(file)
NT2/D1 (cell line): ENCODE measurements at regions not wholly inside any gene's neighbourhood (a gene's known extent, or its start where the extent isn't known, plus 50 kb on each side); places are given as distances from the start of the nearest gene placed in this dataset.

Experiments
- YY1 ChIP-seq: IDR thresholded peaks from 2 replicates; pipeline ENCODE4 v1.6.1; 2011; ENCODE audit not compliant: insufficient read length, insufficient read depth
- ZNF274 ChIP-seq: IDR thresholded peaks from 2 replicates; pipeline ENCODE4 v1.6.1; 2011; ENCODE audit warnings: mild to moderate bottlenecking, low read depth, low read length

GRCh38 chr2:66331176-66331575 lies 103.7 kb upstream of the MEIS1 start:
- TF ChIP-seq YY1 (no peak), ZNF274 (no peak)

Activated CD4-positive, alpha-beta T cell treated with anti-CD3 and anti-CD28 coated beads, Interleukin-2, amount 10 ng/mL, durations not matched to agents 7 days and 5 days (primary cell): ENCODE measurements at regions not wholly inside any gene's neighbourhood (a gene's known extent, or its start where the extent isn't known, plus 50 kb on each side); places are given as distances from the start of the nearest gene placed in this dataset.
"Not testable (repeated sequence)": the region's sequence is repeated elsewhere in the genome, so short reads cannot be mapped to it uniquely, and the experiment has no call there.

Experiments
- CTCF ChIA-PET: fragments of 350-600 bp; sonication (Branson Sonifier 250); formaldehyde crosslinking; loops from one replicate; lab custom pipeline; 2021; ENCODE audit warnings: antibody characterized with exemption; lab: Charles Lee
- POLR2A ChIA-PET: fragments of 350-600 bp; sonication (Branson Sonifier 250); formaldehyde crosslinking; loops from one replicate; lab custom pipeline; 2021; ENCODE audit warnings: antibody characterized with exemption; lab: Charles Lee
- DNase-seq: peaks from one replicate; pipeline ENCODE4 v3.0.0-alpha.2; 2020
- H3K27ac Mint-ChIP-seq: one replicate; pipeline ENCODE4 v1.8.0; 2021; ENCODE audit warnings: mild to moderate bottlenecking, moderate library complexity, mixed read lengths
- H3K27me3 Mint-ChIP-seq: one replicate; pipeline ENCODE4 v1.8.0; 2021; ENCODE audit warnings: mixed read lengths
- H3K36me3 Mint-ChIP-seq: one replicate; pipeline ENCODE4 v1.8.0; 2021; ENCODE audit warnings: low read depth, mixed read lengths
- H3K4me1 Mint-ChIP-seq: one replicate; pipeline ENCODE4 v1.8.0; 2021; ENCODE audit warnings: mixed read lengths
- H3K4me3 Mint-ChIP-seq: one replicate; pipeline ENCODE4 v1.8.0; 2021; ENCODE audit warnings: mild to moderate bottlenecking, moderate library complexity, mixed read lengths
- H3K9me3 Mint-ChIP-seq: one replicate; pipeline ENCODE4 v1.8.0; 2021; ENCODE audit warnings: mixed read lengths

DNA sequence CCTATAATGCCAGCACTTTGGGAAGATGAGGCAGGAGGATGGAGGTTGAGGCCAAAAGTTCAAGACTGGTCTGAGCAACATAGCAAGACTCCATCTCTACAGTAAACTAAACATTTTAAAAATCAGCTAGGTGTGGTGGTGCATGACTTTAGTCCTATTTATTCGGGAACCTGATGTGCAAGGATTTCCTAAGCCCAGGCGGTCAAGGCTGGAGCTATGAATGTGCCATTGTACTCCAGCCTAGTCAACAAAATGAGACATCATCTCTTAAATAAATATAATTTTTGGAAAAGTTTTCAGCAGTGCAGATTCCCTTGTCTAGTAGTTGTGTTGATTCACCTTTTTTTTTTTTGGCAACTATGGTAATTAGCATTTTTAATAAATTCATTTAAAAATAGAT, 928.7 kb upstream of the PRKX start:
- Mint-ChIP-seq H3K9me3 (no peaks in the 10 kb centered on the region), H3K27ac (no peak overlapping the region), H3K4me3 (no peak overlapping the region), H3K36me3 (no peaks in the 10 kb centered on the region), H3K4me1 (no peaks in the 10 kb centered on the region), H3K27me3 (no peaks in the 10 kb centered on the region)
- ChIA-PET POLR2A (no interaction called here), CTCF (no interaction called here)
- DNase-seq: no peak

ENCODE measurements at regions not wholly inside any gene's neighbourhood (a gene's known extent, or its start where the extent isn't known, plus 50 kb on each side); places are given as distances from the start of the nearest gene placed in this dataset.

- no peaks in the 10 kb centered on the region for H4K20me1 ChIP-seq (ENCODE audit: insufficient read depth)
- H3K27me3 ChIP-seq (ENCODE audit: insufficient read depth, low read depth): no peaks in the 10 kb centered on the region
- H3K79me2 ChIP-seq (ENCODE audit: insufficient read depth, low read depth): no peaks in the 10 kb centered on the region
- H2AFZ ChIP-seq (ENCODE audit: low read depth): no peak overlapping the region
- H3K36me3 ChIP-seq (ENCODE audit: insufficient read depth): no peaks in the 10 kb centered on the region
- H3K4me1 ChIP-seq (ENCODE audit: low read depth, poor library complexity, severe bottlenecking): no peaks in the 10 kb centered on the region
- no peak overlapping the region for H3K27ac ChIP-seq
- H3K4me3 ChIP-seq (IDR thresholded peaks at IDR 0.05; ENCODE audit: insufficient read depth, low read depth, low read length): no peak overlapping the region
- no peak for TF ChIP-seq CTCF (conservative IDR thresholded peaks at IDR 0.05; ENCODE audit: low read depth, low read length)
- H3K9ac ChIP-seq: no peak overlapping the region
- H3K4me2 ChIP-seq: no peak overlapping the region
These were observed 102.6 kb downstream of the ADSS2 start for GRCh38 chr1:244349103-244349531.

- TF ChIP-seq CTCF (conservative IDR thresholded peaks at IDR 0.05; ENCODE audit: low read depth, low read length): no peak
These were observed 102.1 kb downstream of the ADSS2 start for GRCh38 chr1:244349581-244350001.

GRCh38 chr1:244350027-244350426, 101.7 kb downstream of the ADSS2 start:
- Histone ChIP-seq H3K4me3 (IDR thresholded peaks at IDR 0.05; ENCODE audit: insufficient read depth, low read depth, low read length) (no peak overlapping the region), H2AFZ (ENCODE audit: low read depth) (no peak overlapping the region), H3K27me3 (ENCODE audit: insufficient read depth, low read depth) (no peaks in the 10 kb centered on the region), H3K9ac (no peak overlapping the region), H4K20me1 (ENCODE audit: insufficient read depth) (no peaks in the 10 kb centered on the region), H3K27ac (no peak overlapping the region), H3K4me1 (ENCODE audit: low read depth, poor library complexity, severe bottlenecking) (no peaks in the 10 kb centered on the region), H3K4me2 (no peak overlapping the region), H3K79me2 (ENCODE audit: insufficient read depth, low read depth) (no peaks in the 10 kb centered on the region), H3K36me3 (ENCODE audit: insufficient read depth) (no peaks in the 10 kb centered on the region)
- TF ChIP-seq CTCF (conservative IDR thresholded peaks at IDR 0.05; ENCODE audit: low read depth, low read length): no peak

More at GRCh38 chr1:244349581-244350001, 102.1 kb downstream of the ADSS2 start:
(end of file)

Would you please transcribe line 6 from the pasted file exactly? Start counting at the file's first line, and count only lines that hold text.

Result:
- TF ChIP-seq YY1 (no peak), ZNF274 (no peak)